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Boats Are Lifeline In Besieged Libyan Port City

As the fighting in Misrata worsens, evacuees needing medical attention are being rescued by ship and transported to Benghazi.
As the fighting in Misrata worsens, evacuees needing medical attention are being rescued by ship and transported to Benghazi.

Rebel fighters in Libya say forces loyal to Moammar Gadhafi unleashed a fierce rocket attack on the besieged western city of Misrata on Sunday. The rebels have stubbornly held out against a sustained military attack as thousands of people wait for rescue ships to come from Misrata's only lifeline — the sea.

A car ferry, the Ionian Spirit, leased by the Geneva-based International Organization for Migration, has been pressed into emergency service, plying the Gulf of Sirte to save thousands of civilians from their life-threatening situation.

Jeremy Haslam, the organization's senior emergency worker on the ship, was called in from his post in Uganda to help out. He says the approach to Misrata Harbor is not inviting these days.

"We observed rounds striking the city around 3 in the afternoon," he says. "After we berthed, there was — at some distance — there was artillery fire, progressively moving towards us, but I could hear the crump getting louder and louder."

Gadhafi has been condemned for deliberately attacking a humanitarian rescue effort. Other boats, usually small fishing boats, are smuggling weapons to the penned-in rebels of Misrata.

Haslam says once his team reached the shore, they took a quick tour of the city to assess the situation and to decide who to take out first. It wasn't easy.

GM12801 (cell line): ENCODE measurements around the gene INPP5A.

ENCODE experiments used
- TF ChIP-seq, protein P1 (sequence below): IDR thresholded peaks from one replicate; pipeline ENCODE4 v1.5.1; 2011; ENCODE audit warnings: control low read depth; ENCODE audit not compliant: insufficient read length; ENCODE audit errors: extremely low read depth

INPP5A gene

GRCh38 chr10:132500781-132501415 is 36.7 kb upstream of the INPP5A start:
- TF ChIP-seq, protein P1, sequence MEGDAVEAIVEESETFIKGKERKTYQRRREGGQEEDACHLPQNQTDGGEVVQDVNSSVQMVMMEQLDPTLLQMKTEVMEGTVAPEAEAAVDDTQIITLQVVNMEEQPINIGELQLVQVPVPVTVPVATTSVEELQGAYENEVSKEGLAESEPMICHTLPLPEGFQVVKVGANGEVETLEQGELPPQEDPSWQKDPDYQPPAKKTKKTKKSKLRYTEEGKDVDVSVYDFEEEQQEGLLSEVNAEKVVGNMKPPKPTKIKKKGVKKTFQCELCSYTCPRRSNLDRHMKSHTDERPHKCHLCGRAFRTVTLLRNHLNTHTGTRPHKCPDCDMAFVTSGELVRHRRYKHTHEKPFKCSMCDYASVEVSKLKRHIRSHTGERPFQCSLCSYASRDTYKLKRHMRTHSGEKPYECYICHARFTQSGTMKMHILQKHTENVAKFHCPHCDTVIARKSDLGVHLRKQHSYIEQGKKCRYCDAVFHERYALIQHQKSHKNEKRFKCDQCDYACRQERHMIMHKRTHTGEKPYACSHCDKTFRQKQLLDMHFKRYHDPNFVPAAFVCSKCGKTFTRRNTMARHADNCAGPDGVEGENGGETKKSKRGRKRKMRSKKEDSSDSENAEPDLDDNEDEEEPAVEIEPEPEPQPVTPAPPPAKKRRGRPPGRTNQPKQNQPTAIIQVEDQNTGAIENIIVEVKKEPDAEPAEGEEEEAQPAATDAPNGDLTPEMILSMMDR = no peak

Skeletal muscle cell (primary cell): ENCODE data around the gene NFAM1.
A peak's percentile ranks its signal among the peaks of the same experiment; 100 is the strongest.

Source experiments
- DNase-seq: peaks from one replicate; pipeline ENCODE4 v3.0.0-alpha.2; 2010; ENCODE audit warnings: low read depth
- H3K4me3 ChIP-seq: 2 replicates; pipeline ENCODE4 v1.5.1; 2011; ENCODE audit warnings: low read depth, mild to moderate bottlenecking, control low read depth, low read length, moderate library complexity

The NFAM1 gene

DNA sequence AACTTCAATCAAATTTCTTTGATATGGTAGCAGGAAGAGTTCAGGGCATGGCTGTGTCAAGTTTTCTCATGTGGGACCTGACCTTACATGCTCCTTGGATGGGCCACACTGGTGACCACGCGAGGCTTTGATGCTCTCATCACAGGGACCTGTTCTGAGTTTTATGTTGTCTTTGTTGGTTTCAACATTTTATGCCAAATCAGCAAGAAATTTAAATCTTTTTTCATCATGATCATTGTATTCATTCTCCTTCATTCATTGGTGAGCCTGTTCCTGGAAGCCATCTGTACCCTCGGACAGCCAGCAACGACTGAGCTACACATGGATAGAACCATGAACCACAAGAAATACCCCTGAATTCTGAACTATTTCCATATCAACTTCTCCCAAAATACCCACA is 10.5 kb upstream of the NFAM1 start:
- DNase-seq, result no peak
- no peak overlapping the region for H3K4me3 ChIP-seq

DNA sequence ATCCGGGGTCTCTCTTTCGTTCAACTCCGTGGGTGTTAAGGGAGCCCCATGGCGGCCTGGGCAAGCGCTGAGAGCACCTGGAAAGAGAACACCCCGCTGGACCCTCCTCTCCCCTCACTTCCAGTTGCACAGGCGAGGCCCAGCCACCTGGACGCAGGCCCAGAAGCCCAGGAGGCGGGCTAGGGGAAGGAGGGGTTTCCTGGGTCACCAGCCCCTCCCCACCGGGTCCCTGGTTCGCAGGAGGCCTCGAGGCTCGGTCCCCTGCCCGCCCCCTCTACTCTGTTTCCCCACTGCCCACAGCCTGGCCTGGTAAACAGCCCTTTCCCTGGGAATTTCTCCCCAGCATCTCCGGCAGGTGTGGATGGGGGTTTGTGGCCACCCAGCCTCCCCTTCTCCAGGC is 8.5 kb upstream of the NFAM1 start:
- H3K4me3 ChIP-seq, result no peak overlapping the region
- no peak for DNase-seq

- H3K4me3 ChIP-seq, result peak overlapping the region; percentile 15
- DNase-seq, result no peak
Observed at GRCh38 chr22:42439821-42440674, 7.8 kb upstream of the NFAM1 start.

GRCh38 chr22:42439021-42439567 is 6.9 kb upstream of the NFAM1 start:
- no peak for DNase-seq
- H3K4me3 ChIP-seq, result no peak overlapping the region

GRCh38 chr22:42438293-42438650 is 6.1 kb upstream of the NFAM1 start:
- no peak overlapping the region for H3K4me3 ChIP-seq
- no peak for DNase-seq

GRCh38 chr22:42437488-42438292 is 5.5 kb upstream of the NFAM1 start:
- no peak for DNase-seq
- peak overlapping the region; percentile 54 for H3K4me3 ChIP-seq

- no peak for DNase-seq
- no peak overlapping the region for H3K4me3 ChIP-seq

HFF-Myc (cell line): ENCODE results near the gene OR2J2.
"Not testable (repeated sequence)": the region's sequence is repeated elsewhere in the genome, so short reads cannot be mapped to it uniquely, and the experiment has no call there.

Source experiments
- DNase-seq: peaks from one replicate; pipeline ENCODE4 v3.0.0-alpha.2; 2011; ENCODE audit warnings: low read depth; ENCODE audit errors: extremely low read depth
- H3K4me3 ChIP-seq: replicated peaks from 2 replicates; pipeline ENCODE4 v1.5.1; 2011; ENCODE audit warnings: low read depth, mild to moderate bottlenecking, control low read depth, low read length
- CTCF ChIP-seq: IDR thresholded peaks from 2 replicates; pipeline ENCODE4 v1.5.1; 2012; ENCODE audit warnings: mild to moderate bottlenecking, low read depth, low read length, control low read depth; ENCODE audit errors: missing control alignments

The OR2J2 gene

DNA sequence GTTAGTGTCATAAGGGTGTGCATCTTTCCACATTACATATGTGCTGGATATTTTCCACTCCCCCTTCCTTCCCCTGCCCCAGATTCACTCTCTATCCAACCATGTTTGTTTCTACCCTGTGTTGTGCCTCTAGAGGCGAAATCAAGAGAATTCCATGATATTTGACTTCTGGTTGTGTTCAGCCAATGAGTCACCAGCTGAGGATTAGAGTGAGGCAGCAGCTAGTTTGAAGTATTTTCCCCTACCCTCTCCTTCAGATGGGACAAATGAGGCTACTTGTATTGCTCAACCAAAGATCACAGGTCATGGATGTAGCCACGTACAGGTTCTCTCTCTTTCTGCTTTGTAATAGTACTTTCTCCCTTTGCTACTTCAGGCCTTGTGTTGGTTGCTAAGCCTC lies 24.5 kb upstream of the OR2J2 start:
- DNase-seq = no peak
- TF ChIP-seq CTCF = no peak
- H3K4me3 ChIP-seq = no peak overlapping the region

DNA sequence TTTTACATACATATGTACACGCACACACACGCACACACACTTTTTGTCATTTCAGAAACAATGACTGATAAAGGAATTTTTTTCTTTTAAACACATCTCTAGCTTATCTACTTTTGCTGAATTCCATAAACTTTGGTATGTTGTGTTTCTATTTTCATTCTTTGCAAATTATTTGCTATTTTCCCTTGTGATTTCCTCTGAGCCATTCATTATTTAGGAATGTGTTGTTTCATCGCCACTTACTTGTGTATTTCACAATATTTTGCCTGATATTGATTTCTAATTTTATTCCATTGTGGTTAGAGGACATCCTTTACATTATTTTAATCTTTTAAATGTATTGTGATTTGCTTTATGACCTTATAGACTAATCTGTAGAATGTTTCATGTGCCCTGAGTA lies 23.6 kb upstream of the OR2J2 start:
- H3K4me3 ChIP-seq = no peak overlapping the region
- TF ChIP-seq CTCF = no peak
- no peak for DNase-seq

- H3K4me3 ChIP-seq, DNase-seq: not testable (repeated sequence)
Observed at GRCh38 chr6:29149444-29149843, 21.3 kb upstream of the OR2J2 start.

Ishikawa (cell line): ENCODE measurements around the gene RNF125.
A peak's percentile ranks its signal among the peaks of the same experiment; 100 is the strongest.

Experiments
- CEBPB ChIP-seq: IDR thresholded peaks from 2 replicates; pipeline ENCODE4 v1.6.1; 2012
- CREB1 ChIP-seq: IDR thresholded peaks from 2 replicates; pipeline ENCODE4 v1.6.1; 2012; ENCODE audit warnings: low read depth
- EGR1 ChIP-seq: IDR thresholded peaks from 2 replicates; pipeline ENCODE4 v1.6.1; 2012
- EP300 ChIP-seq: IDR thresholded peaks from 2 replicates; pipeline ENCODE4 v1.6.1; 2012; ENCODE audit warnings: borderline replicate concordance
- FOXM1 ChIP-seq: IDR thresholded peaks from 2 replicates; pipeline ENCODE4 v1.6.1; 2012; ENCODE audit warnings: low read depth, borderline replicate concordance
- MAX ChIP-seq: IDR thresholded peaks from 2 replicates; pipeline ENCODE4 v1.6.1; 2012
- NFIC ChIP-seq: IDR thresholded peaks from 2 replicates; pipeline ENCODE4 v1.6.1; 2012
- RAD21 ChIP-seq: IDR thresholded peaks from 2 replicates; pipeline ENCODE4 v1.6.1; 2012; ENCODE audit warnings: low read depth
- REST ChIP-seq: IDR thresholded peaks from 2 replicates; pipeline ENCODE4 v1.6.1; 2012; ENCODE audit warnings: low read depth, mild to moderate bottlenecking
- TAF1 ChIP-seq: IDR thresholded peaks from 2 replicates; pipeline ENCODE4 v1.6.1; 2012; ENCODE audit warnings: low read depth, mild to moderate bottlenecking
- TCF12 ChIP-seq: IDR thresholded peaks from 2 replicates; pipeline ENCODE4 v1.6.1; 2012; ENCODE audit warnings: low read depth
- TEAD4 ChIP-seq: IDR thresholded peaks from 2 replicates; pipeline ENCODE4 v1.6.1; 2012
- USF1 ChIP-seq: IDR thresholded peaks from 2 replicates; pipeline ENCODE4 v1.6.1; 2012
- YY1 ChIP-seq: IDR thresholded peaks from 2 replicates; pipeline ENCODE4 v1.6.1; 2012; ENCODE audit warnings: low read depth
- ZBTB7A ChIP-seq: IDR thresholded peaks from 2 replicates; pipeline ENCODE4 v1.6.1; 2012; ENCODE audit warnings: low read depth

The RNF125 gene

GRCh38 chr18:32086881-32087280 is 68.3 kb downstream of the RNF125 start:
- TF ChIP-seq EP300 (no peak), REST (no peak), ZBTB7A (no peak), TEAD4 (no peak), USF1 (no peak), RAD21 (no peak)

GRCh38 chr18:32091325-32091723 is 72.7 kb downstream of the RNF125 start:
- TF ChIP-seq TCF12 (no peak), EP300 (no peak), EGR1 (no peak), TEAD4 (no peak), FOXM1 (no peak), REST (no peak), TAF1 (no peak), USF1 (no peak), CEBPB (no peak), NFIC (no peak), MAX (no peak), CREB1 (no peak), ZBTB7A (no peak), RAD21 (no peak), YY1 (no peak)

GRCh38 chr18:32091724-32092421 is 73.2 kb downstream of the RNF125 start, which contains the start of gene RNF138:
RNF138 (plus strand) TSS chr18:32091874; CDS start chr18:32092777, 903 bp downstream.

"The most vulnerable we could not bring out on the first rotation — there's simply too many of them and we would probably be overrun," he says. "The most needy are the West Africans, by far — they are in really awful conditions. If they are not assisted in fairly short order, then they'll start dropping, they'll start dying."

Haslam explains that the foreign workers are given priority because in times of crisis, the local families naturally tend to take care of their own first, leaving outsiders to fend for themselves.

In the end, the Ionian Spirit managed to board nearly 1,200 foreign workers. Left behind were several thousand more, clustered in makeshift camps, as well as Libyans desperate for a safe haven. Haslam says the International Organization for Migration needs money to continue these runs, and making several trips with fewer vessels is hardly ideal.

"They should be evacuated, and they should be evacuated fast, because the artillery is not once a week. It's daily, and it's only a matter of time before something horrendous happens," Haslam says. "If they were to get a direct hit on that large encampment, it would be catastrophic."

Time is not on their side for another reason: Leased vessels like the Ionian Spirit are due back to their European runs soon — to handle Easter holiday traffic.

Qatar, the International Committee of the Red Cross and others are also trying to rescue people from Misrata. Doctors Without Borders said that its boat carried nearly 100 people, most of them wounded, to safety in Tunisia on Saturday.

For now, the rescue continues. The crew of the Ionian Spirit reloaded and left for another trip to Misrata on Saturday, uncertain what they would find when the reached the shore.

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